Letter of Support for Suzanne Brockmann and Diversity and Inclusion
Here is a copy of the letter I wrote to RWA's board, for those who'd care to read it:
Dear RWA Board:
My name is Lisa Lin and I have been a member of RWA since 2011. I am writing this letter to express my full support for Suzanne Brockmann's speech Thursday night as she accepted the Nora Roberts Lifetime Achievement Award during the RITA awards in Denver. During her speech, I saw some who did not appear to react well, and I have seen some negative reactions on social media. I wanted to counter those voices and let the Board know that I, and many others like me, applaud her message, and the work the Board is doing.
I thought Suzanne's speech was a strong impassioned plea for empathy, compassion, inclusion, tolerance, and diversity. No doubt she ruffled some feathers, but in my opinion, she spoke from the heart and while for some, the things she said were difficult to hear, they were important, necessary, and had to be said. It was long past due that someone openly acknowledged how far RWA has come, but how far it still has to go.
I am proud to be part of an organization that is doing its best to move forward and be inclusive of EVERYONE. The one rule we have is that we believe in HEAs for all. I applaud the BoD for their hard work to fulfill that mission statement. Little things like including closed captioning during the awards and luncheon ceremonies, making sure the hotel and meeting rooms were accessible to those with disabilities speak volumes. I am proud of how hard RWA is working to help authors of color and marginalized voices be heard. I know authors who have, in the past, felt that RWA has not been as welcoming and inclusive as it should be. Some have long since left the organization because of it. I am extremely lucky that from the beginning, I have felt embraced and accepted by RWA. Tessa Dare and Katharine Ashe actively encouraged me to bite the bullet and join this organization in 2011, and I have renewed my membership every year because the community of writers and women I have found here has been nothing short of amazing and inspiring.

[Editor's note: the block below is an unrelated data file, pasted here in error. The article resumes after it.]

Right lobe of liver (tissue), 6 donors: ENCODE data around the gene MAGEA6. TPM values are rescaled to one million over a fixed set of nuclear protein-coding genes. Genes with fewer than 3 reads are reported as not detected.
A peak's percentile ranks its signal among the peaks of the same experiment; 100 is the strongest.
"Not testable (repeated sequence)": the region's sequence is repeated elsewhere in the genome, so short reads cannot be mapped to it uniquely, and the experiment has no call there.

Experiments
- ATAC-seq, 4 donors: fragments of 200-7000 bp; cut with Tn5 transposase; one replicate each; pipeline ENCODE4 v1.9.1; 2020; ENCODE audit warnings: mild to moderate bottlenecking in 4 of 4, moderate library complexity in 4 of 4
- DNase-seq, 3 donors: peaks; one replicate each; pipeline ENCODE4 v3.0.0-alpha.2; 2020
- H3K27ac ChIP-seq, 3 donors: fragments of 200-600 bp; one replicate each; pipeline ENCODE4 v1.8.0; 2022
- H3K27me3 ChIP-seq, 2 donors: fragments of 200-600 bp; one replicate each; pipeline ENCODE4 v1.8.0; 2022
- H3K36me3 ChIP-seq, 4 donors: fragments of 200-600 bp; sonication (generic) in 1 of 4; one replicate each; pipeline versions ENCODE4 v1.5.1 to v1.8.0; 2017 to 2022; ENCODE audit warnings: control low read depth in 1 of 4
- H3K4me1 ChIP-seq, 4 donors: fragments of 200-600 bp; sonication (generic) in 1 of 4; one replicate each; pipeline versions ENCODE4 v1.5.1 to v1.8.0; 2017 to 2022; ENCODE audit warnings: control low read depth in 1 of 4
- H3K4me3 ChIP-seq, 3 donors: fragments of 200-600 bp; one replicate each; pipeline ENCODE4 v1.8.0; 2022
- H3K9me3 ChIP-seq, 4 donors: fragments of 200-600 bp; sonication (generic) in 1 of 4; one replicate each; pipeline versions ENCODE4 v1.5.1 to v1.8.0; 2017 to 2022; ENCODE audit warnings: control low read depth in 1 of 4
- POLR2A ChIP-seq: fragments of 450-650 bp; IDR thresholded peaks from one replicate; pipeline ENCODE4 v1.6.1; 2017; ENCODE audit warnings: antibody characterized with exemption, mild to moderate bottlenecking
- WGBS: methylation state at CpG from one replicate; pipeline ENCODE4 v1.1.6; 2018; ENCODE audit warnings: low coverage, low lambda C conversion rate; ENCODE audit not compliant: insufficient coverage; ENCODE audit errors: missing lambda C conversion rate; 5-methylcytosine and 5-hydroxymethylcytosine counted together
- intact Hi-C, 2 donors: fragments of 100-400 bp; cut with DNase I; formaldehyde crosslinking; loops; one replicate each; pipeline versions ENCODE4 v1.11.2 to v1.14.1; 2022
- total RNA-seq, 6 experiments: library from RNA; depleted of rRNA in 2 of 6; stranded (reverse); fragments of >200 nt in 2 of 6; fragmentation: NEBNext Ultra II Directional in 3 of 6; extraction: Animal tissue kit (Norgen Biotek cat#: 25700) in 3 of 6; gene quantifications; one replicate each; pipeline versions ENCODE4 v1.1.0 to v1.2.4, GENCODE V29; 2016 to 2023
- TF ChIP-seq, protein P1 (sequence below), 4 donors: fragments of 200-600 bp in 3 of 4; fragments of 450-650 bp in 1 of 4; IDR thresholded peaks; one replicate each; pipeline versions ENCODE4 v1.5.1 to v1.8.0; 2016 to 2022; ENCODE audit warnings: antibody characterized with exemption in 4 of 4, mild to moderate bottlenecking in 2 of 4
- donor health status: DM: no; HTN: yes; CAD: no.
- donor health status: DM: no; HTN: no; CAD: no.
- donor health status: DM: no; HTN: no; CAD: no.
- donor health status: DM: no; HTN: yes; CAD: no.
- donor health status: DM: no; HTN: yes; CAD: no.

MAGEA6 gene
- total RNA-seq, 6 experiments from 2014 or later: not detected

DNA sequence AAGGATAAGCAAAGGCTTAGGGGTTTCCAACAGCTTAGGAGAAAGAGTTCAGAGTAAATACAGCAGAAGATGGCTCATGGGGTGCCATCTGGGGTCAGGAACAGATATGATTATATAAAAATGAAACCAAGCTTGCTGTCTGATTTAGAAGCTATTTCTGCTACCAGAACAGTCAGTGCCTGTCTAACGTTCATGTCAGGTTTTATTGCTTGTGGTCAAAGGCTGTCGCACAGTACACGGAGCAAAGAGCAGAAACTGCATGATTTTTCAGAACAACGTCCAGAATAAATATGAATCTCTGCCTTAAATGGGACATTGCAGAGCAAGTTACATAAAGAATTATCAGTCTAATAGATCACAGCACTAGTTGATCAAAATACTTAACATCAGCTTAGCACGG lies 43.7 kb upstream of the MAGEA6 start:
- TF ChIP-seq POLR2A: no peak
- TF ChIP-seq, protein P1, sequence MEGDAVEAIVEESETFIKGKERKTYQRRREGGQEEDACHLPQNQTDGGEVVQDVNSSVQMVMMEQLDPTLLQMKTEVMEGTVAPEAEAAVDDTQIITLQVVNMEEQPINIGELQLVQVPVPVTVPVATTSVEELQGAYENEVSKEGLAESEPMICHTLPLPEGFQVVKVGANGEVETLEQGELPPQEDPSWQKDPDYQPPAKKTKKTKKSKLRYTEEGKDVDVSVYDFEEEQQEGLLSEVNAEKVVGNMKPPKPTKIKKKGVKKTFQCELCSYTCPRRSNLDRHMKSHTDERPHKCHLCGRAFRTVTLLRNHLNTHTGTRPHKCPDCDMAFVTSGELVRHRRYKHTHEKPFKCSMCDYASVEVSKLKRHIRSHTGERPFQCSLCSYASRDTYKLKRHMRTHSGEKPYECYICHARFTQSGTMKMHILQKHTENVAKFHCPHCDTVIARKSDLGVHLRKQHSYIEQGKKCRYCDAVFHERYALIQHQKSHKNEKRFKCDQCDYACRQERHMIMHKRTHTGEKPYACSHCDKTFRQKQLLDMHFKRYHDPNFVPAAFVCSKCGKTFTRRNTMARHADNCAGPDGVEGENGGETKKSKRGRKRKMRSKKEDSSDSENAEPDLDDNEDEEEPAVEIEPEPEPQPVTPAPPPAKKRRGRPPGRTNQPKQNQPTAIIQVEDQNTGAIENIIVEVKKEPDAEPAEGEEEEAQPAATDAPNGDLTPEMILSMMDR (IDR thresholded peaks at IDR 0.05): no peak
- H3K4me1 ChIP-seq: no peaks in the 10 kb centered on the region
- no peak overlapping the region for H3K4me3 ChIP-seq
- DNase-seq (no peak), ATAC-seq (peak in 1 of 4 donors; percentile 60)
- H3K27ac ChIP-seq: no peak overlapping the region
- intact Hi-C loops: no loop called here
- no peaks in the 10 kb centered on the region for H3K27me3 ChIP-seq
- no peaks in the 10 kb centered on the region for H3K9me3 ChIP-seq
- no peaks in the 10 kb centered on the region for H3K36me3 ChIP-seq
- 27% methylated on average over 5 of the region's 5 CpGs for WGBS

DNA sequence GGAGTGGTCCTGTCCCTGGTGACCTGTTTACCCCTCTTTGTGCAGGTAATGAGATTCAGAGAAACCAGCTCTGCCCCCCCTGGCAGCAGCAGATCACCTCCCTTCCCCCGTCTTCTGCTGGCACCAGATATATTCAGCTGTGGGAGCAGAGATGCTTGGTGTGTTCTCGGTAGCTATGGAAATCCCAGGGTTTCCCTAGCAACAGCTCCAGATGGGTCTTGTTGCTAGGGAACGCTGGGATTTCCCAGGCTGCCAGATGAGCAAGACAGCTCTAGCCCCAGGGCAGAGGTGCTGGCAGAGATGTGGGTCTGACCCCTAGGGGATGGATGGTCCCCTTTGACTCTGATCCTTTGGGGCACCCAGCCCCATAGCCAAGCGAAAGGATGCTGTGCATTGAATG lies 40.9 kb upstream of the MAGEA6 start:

But I want that experience for everyone. During her keynote speech in 2016, Beverly Jenkins talked about how at a RWA conference, a more "established" author literally turned their back on her. I cannot imagine the strength, determination, and resilience it must have taken her to keep believing, and to keep coming back to the RWA conference year after year after receiving treatment like that. We can only be grateful that she did. But if someone like Beverly Jenkins could be treated like that, imagine what treatment authors of color or LGBT authors, attending their first conference or publishing their first book may be subject to. Those who are just starting out don't have the platform or network or support system to weather such slings and arrows. RWA should be a place where ALL can feel welcomed and embraced, just as I was back in 2011.
In fact, it is so important to me, that for the past two elections, I specifically looked at the candidate statements and supported those that wanted to build on the direction RWA is going, and discussed the importance of supporting the mission to be open, diverse, and inclusive. This year will be no different. Strong voices for openness and diversity like Tessa Dare, Courtney Milan, Farrah Rochon, and Carolyn Jewel will be termed out. I am hoping those that take their place will follow in their footsteps to continue their work to ensure that RWA is an organization that is open to all.
RWA is not perfect, and will never be perfect. But the goal is to always strive to do the most good for the greatest number of members. I believe this current Board is doing that. We have come a long way. But there is still a ways to go. But I believe that as long as RWA keeps listening, doing its best, and keeps embracing diversity and inclusion, it will keep going in the right direction.